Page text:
8 of 8 people found this review helpful

  • Hardwiring Happiness

  • The New Brain Science of Contentment, Calm, and Confidence
  • By: Rick Hanson
  • Narrated by: Rick Hanson
  • Length: 7 hrs and 40 mins
  • Unabridged
  • Overall
    4 out of 5 stars 356
  • Performance
    4 out of 5 stars 297
  • Story
    4 out of 5 stars 294

Why is it easier to ruminate over hurt feelings than it is to bask in the warmth of being appreciated? Because your brain evolved to learn quickly from bad experiences and slowly from good ones, but you can change this.  

  • 4 out of 5 stars
  • Creating & savoring positive experiences

  • By Karen on 06-04-14

A little science, a lot of fluff

Overall
2 out of 5 stars
Performance
1 out of 5 stars
Story
2 out of 5 stars

Reviewed: 11-04-13

I am interested in the way the brain is wired and how that affects things like happiness or self-control or behavior modification. This book sounded like it was right up my alley. And there was a bit about how the brain has evolved to react to threats and rewards, etc. But then it is all couched in godawful new age claptrap. Lots of "be in the moment" kind of talk that just gets on my nerves. And, perhaps unfairly, this was exacerbated by the author/reader's wimpy therapist voice. I didn't make it even halfway. Maybe it gets a lot better in the second half, but I'll never know.

9 of 19 people found this review helpful

  • Marjorie Morningstar

  • By: Herman Wouk
  • Narrated by: Gabra Zackman
  • Length: 28 hrs and 23 mins
  • Unabridged
  • Overall
    4 out of 5 stars 333
  • Performance
    4 out of 5 stars 287
  • Story
    4 out of 5 stars 283

Marjorie Morningstar is a love story. It presents one of the greatest characters in modern fiction: Marjorie, the pretty 17-year-old who left the respectability of New York's Central Park West to join the theater, live in the teeming streets of Greenwich Village, and seek love in the arms of a brilliant, enigmatic writer.

  • 5 out of 5 stars
  • Thoroughly Enjoyed!

  • By Teresa Levite on 06-20-12

An excellent storyteller

Overall
5 out of 5 stars
Performance
3 out of 5 stars
Story
5 out of 5 stars

Reviewed: 05-11-12

I am sort of a sucker for anything by Herman Wouk. As an aficionado of his WWII books, I expected this one (when I first read it a million years ago) to be too girlish for me; and it is certainly more soap-opera-like than the war books; but I think it is better than that implies. Wouk is attempting to get inside the mind of a mid-20th-century American as a way of exploring some big ideas. He is particularly concerned with the place of traditional moral values in a modern setting. His conclusions are seen by many as being bourgeois or reactionary, but I think that is going too far. He certainly favors traditional morality as a way to get through life, but he doesn't do it in the snide, condemnatory way that so many right-wingers use today. Bestselling novels just don't engage the kind of ideas that are in this book anymore.

And as a child of the rural midwest, this book was one I used to live vicariously in New York in its golden years. It is so evocative of a different era! And the characters are pretty well-drawn. Noel is exactly right as the seemingly super-accomplished yet really inadequate "genius" type; and Marjorie herself is an unusual heroine. I usually half fall in love with the heroines in Dickens or Trollope of whoever. Marjorie remained interesting and attractive without ever being the embodiment of perfection we usually get with such females.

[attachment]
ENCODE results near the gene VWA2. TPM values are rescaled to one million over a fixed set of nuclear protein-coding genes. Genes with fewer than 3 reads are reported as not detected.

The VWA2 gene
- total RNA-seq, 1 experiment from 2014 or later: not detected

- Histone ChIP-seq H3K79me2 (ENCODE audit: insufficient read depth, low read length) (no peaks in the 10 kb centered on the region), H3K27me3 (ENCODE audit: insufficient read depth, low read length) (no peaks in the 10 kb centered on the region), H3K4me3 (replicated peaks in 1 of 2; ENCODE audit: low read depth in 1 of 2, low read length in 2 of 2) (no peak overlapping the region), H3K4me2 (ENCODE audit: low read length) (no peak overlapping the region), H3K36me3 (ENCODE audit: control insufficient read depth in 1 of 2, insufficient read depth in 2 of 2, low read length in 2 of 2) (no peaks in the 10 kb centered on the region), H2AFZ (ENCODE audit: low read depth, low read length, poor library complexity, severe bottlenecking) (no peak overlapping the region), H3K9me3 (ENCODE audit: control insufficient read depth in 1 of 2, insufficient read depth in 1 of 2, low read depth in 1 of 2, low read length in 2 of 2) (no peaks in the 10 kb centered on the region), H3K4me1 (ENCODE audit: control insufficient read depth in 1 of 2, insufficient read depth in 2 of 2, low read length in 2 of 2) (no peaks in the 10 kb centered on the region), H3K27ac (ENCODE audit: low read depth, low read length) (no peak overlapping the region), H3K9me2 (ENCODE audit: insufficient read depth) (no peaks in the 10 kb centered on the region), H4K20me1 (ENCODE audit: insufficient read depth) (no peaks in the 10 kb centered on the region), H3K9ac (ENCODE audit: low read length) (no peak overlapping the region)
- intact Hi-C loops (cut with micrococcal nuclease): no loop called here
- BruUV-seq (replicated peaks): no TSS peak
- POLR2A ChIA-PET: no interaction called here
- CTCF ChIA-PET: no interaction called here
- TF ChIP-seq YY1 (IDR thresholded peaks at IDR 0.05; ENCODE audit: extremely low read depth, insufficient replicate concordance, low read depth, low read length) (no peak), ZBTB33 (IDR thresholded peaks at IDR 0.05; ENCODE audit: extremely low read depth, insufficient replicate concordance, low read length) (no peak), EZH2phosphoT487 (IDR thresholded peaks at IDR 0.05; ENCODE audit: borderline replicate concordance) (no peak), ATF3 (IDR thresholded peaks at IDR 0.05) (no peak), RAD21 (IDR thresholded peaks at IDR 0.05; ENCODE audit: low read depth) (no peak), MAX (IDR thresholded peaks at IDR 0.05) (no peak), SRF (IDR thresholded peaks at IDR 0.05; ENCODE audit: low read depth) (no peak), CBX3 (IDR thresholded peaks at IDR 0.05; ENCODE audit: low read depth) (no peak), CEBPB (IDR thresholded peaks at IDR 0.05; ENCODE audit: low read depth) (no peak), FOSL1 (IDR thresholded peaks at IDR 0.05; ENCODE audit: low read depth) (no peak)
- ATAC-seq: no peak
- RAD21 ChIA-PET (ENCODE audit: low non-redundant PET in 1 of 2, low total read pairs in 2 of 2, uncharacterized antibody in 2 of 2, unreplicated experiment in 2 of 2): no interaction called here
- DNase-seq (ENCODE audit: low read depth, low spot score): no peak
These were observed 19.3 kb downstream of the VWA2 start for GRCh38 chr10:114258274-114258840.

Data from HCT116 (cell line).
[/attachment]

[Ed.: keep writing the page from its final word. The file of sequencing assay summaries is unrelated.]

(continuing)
The narration could have been better -- someone with a bit more sophistication and sureness -- and who could pronounce things a bit better -- would have been good. But well worth a listen, overall.

22 of 24 people found this review helpful

  • The Omnivore's Dilemma

  • A Natural History of Four Meals
  • By: Michael Pollan
  • Narrated by: Scott Brick
  • Length: 15 hrs and 53 mins
  • Unabridged
  • Overall
    4.5 out of 5 stars 7,039
  • Performance
    4.5 out of 5 stars 4,397
  • Story
    4.5 out of 5 stars 4,391

"What should we have for dinner?" To one degree or another, this simple question assails any creature faced with a wide choice of things to eat. Anthropologists call it the omnivore's dilemma. Choosing from among the countless potential foods nature offers, humans have had to learn what is safe, and what isn't. Today, as America confronts what can only be described as a national eating disorder, the omnivore's dilemma has returned with an atavistic vengeance.

  • 5 out of 5 stars
  • Great presentation of a moral dilemma

  • By MCRedding on 02-07-09

Good information, grating style

Overall
3 out of 5 stars
Performance
4 out of 5 stars
Story
3 out of 5 stars

Reviewed: 12-12-11

I am pretty committed to the principles embraced in this work, and Mr. Pollan has done some good homework and marshaled his facts. I don't like his writing style. He comes across as pretentious and effete. The facts are the facts, but people are also influenced by presentation.

  • War and Remembrance

  • By: Herman Wouk
  • Narrated by: Kevin Pariseau
  • Length: 56 hrs and 3 mins
  • Unabridged
  • Overall
    4.5 out of 5 stars 4,668
  • Performance
    5 out of 5 stars 4,181
  • Story
    4.5 out of 5 stars 4,162